Today’s announcement by Angela Merkel concerning her political future was something of a foregone conclusion. The embattled German leader will step down when her current term as chancellor ends in 2021. Nor will she be seeking reelection as the leader of the Christian Democratic Union party (CDU) in December. The big question in Berlin at the moment is whether or not Merkel will be able to survive politically until 2021. Merkel’s announcement today will eventually strip her of her influential powers in Europe and internationally, as well as on the domestic front.
For years she has been the unofficial Godfather of the European Union. For years her support was essential to the creation, and expansion of many EU economic and political policies. If Merkel supported a certain policy or decision, it would blossom. If she opposed it for whatever reason, it would never see the light of day. Even as the effects of Merkel’s decisions on the migrant crisis negatively impacted the continent, the EU and Brussels continued to follow her lead. The same held true through the rise of right wing populist political parties around Europe, and the growing anti-EU sentiment in many nations. As long as Germany, and Merkel appeared politically stable, the EU refused to panic.
All of that began to change last September when the major political parties in Germany all suffered heavy losses in the federal elections. Merkel’s re-election as chancellor did little to prevent the government from entering a six-month coma as efforts to build a grand coalition got underway. Finally, in March, 2018 a grand coalition was formed. The domino effect was already underway though. The major parties of the grand coalition sustained heavy losses in last month’s Bavarian state elections, bringing on concern about the future of the coalition, and of Angela Merkel’s chancellorship.
Sunday’s election results in Hesse proved to be the last straw. CDU saw its share of the vote drop by 11 percentage points. Merkel’s declining popularity undoubtedly proved to be the major reason for CDU’s slide. The fact that she is standing down as the party leader will bring about a temporary reprieve, but it will not change the fact that her grand coalition is now perilously vulnerable. Its survival is now dependent upon the Socialist Democratic Party (SPD). SPD’s losses in Hesse were significant. Its share of the vote was down by 30.7 percent, the worst results there since 1946.
In the coming months, if SPD cannot show its members that its place in the coalition is benefitting the party, it will likely leave. SPD’s departure will likely sink Merkel’s grand coalition, and turn out to be the final nail in her political coffin.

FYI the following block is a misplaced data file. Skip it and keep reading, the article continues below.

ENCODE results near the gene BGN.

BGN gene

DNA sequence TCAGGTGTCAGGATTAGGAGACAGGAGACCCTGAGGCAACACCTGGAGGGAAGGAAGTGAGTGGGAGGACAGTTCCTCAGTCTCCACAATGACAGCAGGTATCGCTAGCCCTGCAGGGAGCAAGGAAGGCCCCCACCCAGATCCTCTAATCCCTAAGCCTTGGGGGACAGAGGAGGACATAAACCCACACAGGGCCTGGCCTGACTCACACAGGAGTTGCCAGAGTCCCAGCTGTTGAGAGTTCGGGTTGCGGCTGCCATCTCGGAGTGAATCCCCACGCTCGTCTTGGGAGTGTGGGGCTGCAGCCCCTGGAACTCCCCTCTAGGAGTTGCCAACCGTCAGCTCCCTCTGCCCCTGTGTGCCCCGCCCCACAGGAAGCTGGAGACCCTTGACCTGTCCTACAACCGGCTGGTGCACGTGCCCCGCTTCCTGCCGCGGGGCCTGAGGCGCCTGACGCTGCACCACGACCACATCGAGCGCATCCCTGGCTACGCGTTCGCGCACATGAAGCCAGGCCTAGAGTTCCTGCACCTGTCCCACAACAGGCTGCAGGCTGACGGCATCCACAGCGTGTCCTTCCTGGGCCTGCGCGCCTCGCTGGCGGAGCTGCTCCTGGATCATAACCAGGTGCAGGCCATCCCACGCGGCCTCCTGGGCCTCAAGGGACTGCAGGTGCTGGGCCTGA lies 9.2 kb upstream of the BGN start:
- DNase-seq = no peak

Germany is no longer a refuge from the storm of voter dissatisfaction sweeping across Europe. Sunday’s regional elections in Bavaria have proven that beyond the shadow of a doubt. Yesterday, the Christian Social Union (CSU) received 36.8% of the vote, and lost its absolute majority in the Bavarian state parliament. In the last elections, held in 2013, the CSU received roughly 46% of the vote. Yesterday’s results mark the worst performance for the party since 1950. CSU’s decades-long domination of Bavarian politics is apparently over. Bavarian voters rejected the party and moved their support to the left and right. The Green Party captured 17% giving them second place. The right wing anti-immigration party AfD won 10.3% of the vote, giving them a visible presence in Bavaria, an area hard hit by the migrant crisis. AfD’s position is particularly remarkable given that the party did not even participate in Bavaria’s last regional election.
Sunday’s election results will have an adverse effect for Angela Merkel’s ‘grand coalition’ and German national politics as well. The civil, but tense relations, and policy disagreements between the member parties are already coming to light less than a day after the election. The German Social Democrats (SPD) is viewing the results as a wake-up call amid fresh concerns about the survivability of the coalition’s alliance at the national level. SPD’s head has all but called for the resignation of Horst Seehofer, CSU’s leader. The party wants the way the coalition works to be improved and believes the best way to achieve that goal is through personnel changes. SPD also suffered major losses on Sunday with its support in Bavaria cut in half.
Looking at the big picture, Merkel’s coalition has been dealt a massive blow. Her allies have been greatly humbled and their power sapped. SPD’s role in the coalition is up in the air right now, and if the coming regional elections in Hesse go badly for the party, as well as for CSU, it could bring the coalition crashing down. With it will come Angela Merkel’s chancellorship, and her long-running position as the leader of Europe’s most powerful nation-state.
Another day, another dent in Germany’s frail governing coalition. With her back against the wall, German Chancellor Angela Merkel has reversed her open-door migrant policy in order to rescue her coalition from dissolving permanently. She reached the compromise with Interior Minister Horst Seehofer after he threatened to resign, a move that would have likely splintered Merkel’s coalition for good. The agreement Merkel hammered out at the EU summit in Brussels last week did not satisfy Seehofer. He continued to press ahead with his threat to resign, pushing Merkel to the brink. When all is said and done, it could be that Seehofer may have overplayed his hand. Whether or not that is the case, it is clear that his political rebellion exposed the increasingly vulnerable chancellor to future attacks. There is blood in the water in Berlin.